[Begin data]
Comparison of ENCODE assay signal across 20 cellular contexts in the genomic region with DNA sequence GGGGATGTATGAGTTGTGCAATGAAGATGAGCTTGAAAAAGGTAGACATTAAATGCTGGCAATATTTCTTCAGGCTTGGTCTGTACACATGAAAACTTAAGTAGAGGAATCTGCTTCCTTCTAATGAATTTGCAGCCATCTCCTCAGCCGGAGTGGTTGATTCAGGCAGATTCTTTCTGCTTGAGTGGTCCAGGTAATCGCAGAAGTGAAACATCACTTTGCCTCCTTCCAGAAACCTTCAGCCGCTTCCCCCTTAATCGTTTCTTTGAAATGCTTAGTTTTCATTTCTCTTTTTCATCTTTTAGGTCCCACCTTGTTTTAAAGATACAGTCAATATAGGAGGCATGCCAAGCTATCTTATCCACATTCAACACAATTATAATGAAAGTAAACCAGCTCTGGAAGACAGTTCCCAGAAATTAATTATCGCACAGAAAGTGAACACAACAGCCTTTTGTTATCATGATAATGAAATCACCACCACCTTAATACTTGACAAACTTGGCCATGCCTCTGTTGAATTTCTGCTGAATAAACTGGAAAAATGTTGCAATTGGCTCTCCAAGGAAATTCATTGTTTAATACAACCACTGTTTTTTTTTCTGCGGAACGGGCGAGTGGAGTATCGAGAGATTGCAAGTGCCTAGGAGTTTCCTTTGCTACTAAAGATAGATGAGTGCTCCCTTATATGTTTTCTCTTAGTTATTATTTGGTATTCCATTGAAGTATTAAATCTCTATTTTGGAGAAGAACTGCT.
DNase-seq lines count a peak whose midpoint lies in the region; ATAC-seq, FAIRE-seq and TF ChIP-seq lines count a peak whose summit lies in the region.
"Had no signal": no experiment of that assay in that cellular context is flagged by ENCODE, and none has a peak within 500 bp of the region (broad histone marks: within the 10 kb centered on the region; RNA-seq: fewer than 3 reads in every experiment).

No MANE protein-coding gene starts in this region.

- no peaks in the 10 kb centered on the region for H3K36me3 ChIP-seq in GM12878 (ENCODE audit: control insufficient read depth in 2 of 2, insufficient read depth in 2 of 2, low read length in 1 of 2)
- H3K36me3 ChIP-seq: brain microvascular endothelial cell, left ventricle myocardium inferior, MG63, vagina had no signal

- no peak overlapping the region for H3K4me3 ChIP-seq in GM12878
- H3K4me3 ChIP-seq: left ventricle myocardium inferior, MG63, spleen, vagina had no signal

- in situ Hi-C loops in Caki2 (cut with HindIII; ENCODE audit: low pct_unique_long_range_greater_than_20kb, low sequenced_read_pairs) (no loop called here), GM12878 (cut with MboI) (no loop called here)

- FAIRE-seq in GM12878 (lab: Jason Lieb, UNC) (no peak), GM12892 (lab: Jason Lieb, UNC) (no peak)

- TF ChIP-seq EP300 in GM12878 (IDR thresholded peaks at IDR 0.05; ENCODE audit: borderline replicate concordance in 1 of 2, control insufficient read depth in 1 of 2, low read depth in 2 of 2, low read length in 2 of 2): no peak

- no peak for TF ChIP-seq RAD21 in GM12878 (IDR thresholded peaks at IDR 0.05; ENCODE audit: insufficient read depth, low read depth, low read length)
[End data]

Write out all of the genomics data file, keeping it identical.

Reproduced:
Comparison of ENCODE assay signal across 20 cellular contexts in the genomic region with DNA sequence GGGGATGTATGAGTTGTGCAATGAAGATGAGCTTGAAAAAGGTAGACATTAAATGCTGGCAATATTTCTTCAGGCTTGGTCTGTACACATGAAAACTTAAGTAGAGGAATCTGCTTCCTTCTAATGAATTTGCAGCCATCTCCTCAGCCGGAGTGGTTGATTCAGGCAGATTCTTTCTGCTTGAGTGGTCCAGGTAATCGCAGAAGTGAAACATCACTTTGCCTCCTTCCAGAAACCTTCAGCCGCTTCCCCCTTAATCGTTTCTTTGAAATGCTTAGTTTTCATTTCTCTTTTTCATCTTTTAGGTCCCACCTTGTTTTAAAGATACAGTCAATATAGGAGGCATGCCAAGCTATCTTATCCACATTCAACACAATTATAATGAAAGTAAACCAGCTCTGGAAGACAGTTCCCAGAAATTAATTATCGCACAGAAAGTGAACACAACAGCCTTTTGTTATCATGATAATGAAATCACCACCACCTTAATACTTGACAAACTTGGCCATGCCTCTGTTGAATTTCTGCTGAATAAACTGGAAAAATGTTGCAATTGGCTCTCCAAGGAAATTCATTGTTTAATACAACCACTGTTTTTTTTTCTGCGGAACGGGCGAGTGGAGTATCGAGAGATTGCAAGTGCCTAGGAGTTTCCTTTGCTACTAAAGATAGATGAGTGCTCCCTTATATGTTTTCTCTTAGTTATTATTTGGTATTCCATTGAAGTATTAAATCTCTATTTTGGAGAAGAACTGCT.
DNase-seq lines count a peak whose midpoint lies in the region; ATAC-seq, FAIRE-seq and TF ChIP-seq lines count a peak whose summit lies in the region.
"Had no signal": no experiment of that assay in that cellular context is flagged by ENCODE, and none has a peak within 500 bp of the region (broad histone marks: within the 10 kb centered on the region; RNA-seq: fewer than 3 reads in every experiment).

No MANE protein-coding gene starts in this region.

- no peaks in the 10 kb centered on the region for H3K36me3 ChIP-seq in GM12878 (ENCODE audit: control insufficient read depth in 2 of 2, insufficient read depth in 2 of 2, low read length in 1 of 2)
- H3K36me3 ChIP-seq: brain microvascular endothelial cell, left ventricle myocardium inferior, MG63, vagina had no signal

- no peak overlapping the region for H3K4me3 ChIP-seq in GM12878
- H3K4me3 ChIP-seq: left ventricle myocardium inferior, MG63, spleen, vagina had no signal

- in situ Hi-C loops in Caki2 (cut with HindIII; ENCODE audit: low pct_unique_long_range_greater_than_20kb, low sequenced_read_pairs) (no loop called here), GM12878 (cut with MboI) (no loop called here)

- FAIRE-seq in GM12878 (lab: Jason Lieb, UNC) (no peak), GM12892 (lab: Jason Lieb, UNC) (no peak)

- TF ChIP-seq EP300 in GM12878 (IDR thresholded peaks at IDR 0.05; ENCODE audit: borderline replicate concordance in 1 of 2, control insufficient read depth in 1 of 2, low read depth in 2 of 2, low read length in 2 of 2): no peak

- no peak for TF ChIP-seq RAD21 in GM12878 (IDR thresholded peaks at IDR 0.05; ENCODE audit: insufficient read depth, low read depth, low read length)